Mexican tycoon Slim seeks funding details of U.S. protest group
MEXICO CITY (Reuters) - A U.S. cellphone company owned by Carlos Slim has asked Californian authorities to investigate the funding behind protests against the Mexican tycoon by lobby group Two Countries, One Voice.
The group has been leading U.S. protests against Slim, accusing his phone company of charging Mexican immigrants inflated prices to call home, just as the billionaire tries to build up business in the United States.
Slim's small but growing U.S. cellphone company Tracfone on Tuesday said it filed a complaint with California's Fair Political Practices Commission, alleging the group has been lobbying state officials and regulatory bodies.
"We have requested that the FPPC investigate our claims...to determine the true sponsors of (Two Countries, One Voice) and whether the political process in California has been unduly subverted by corporate and/or political interests."
A spokesperson for California's FPPC did not immediately respond to messages.
It is not the first skirmish between Slim and the group.
Last year, Two Countries, One Voice organized a demonstration against Slim with the Occupy Wall Street movement and New York politicians outside Saks' SKS.N swanky Fifth Avenue flagship store in Manhattan, in which Slim owns a stake.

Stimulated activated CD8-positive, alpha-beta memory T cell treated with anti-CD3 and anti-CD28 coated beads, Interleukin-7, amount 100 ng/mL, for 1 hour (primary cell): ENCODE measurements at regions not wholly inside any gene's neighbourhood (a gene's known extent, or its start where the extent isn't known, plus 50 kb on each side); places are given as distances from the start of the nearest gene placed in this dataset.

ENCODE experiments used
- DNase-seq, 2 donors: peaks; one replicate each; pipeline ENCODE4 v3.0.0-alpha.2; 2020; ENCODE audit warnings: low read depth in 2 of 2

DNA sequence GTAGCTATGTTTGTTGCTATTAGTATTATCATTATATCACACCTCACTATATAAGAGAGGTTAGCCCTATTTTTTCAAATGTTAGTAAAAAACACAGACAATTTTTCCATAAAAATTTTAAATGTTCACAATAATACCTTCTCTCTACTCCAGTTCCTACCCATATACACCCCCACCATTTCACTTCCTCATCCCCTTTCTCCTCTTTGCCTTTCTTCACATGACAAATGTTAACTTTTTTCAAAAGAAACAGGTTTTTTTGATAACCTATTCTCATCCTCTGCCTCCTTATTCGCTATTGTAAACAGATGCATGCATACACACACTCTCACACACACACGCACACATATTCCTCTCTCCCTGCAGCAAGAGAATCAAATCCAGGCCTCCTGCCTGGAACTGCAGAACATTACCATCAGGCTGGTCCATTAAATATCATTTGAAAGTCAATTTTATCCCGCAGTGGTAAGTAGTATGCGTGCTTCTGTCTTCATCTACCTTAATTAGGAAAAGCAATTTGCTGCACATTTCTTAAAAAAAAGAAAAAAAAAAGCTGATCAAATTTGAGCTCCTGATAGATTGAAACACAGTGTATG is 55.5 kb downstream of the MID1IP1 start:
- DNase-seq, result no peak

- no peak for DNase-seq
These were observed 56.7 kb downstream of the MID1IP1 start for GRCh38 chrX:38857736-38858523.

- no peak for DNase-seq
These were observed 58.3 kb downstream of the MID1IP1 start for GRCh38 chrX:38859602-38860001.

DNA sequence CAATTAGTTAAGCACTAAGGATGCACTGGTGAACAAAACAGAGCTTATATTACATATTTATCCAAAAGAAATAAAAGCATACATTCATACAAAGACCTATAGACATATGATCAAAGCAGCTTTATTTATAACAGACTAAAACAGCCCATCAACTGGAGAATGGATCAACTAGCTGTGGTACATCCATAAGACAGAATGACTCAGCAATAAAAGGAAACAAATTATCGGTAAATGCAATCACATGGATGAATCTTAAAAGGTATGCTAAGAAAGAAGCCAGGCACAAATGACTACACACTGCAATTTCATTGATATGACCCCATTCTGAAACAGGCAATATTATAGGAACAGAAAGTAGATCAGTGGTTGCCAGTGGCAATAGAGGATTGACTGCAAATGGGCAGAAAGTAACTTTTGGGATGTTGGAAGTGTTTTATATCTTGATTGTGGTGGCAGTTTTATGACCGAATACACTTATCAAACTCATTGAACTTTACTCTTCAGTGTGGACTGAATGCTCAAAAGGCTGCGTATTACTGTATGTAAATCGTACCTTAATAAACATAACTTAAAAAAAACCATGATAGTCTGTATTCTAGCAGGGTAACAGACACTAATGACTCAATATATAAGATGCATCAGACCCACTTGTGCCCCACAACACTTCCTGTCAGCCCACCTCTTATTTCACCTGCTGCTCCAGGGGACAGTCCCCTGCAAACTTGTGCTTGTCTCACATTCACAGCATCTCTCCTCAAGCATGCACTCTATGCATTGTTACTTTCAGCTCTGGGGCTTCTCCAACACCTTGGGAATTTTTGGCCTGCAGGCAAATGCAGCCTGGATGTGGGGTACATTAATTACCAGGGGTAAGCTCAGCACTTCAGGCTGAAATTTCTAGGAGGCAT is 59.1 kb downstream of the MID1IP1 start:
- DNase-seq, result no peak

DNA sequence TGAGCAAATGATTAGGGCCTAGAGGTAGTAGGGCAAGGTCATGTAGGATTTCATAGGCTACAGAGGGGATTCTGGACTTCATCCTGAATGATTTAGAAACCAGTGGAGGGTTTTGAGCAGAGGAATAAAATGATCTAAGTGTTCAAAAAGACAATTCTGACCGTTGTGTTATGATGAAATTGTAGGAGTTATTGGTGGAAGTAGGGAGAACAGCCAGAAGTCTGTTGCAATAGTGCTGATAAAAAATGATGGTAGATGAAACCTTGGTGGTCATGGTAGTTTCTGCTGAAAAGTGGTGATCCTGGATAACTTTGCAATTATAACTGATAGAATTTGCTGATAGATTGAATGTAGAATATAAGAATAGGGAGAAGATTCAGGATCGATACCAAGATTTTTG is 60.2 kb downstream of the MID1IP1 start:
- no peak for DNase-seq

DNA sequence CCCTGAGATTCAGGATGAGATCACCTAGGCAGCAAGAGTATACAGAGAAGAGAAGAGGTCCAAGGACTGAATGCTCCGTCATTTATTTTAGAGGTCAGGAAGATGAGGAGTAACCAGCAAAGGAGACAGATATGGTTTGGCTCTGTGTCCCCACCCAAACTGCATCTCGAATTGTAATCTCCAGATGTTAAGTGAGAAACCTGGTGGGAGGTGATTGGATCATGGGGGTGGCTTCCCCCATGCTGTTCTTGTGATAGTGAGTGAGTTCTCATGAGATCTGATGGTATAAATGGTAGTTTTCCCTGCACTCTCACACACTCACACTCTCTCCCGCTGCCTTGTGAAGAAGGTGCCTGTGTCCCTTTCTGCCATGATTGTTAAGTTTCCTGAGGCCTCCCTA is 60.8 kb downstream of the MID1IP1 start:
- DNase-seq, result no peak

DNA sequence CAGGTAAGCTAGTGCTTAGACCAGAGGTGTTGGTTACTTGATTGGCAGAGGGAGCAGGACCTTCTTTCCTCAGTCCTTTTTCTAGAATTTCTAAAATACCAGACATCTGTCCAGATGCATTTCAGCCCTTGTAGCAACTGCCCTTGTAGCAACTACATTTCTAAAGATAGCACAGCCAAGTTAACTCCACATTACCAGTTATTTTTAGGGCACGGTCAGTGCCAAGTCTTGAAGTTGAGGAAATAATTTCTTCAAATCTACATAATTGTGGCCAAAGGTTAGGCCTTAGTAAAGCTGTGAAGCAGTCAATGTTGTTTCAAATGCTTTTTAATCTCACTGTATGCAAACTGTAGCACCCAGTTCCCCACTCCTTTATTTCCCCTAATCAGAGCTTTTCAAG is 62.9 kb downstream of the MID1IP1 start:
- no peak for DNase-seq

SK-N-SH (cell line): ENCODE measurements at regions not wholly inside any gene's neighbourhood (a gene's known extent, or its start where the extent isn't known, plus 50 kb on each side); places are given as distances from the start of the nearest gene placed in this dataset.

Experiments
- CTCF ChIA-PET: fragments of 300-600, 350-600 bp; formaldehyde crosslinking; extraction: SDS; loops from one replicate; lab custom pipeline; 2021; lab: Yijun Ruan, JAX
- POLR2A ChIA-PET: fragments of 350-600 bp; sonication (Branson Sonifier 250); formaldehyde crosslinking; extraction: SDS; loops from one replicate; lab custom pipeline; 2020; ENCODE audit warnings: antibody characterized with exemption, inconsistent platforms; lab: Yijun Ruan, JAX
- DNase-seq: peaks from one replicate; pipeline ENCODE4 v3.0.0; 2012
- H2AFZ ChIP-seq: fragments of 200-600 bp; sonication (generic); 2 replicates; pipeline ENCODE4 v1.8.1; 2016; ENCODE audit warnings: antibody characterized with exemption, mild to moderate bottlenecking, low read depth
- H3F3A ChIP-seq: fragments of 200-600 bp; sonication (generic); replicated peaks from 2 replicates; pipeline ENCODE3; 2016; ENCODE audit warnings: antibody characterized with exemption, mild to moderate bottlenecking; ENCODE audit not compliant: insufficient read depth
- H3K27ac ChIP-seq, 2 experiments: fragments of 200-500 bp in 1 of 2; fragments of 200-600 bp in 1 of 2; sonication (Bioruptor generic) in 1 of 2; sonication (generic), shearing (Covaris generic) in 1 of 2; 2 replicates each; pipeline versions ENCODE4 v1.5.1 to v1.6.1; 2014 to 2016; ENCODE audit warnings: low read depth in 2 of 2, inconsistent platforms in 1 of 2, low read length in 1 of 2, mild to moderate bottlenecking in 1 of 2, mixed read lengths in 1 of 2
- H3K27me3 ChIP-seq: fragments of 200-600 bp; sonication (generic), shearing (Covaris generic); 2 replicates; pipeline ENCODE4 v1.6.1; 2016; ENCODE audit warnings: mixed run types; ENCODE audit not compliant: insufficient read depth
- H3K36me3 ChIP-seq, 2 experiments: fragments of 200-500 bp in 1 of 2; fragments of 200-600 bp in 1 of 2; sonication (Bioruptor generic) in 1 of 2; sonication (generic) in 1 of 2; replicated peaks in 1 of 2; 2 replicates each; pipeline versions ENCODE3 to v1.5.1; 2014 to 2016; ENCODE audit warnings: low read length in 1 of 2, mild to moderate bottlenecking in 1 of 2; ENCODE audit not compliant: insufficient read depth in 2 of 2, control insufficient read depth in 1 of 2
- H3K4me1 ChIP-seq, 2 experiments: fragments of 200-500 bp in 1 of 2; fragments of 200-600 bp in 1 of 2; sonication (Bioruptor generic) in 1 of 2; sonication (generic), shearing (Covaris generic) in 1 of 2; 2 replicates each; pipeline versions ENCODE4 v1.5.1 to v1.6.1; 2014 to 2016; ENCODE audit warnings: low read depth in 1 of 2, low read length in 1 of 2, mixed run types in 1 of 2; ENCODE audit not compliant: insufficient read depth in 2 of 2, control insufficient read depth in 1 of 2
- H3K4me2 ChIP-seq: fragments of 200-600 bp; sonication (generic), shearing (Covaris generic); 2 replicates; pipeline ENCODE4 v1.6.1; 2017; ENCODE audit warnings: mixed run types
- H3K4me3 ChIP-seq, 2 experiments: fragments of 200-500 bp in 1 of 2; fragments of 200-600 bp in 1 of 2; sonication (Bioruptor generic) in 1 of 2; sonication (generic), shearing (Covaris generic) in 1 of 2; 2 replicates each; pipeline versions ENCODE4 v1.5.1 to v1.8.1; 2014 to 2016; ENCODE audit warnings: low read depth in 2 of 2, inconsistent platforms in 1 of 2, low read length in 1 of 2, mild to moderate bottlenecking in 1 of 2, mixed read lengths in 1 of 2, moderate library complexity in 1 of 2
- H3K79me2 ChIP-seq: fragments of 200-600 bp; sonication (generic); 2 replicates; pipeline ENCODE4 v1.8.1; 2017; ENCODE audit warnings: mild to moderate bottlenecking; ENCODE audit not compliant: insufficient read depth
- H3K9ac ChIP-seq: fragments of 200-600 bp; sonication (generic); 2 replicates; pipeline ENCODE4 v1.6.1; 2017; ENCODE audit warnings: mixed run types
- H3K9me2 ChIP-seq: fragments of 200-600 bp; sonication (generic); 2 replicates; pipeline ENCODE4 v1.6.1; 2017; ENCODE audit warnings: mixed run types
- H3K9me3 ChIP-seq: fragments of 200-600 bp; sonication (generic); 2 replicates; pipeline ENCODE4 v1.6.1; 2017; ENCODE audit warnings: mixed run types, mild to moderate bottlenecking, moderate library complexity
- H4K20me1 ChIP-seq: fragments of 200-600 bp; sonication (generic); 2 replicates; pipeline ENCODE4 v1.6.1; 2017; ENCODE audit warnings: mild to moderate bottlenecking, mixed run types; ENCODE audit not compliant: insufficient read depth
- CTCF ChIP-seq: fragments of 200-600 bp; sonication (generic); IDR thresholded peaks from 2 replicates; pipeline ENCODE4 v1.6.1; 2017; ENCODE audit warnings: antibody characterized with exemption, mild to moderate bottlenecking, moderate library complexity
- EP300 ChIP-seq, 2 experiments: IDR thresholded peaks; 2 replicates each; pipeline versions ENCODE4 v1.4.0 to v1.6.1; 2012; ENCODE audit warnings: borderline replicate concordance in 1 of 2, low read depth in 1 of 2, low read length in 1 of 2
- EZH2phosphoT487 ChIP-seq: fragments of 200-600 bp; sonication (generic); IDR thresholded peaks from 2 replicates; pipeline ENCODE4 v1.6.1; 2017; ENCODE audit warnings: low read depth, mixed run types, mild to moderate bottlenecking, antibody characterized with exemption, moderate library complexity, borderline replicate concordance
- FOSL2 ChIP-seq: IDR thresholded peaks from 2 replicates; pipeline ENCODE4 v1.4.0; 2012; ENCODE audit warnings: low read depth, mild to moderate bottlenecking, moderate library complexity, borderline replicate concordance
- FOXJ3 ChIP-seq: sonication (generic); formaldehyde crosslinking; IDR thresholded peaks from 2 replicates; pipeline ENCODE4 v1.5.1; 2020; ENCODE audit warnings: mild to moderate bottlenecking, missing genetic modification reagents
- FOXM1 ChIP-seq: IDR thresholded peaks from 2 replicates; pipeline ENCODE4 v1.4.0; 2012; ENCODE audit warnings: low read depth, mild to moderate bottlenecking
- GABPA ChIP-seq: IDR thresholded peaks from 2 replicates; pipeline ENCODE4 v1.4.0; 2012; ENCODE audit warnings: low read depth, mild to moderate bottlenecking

At the time, Slim's spokespeople said that Two Countries, One Voice was a paid protest group.
Two Countries, One Voice leader Andres Ramirez, a public relations executive based in Las Vegas, told Reuters then that group is a coalition of about 50 organizations funded by the groups within it. It formed in early 2012 to protest the high phone rates Mexicans face when calling family in the United States, he said last August.
Ramirez on Tuesday said again that Two Countries, One Voice is funded from his own pocket, as well as from contributions from affiliate groups.
A columnist in Mexico's Reforma daily newspaper last week wrote that Ramirez has links with TV Azteca (AZTECACPO.MX), Mexico's second-biggest television company operated by Slim rival Ricardo Salinas.
Azteca took out adverts in Reforma on Tuesday saying the columnist's information was wrong and "TV Azteca has no deal or relationship with Andres Ramirez or his organization."
Ramirez told Reuters that he has no connection to any Grupo Salinas companies, including Azteca.
Slim's America Movil (AMXL.MX), the biggest cellphone company in Latin America, sells no-contract phones in the United States through subsidiary Tracfone.
Tracfone had 22.4 million subscribers at the end of 2012. On Monday the company agreed to buy Start Wireless Group, adding about 1.4 million more subscribers.
(Reporting by Elinor Comlay; Editing by Lisa Shumaker)
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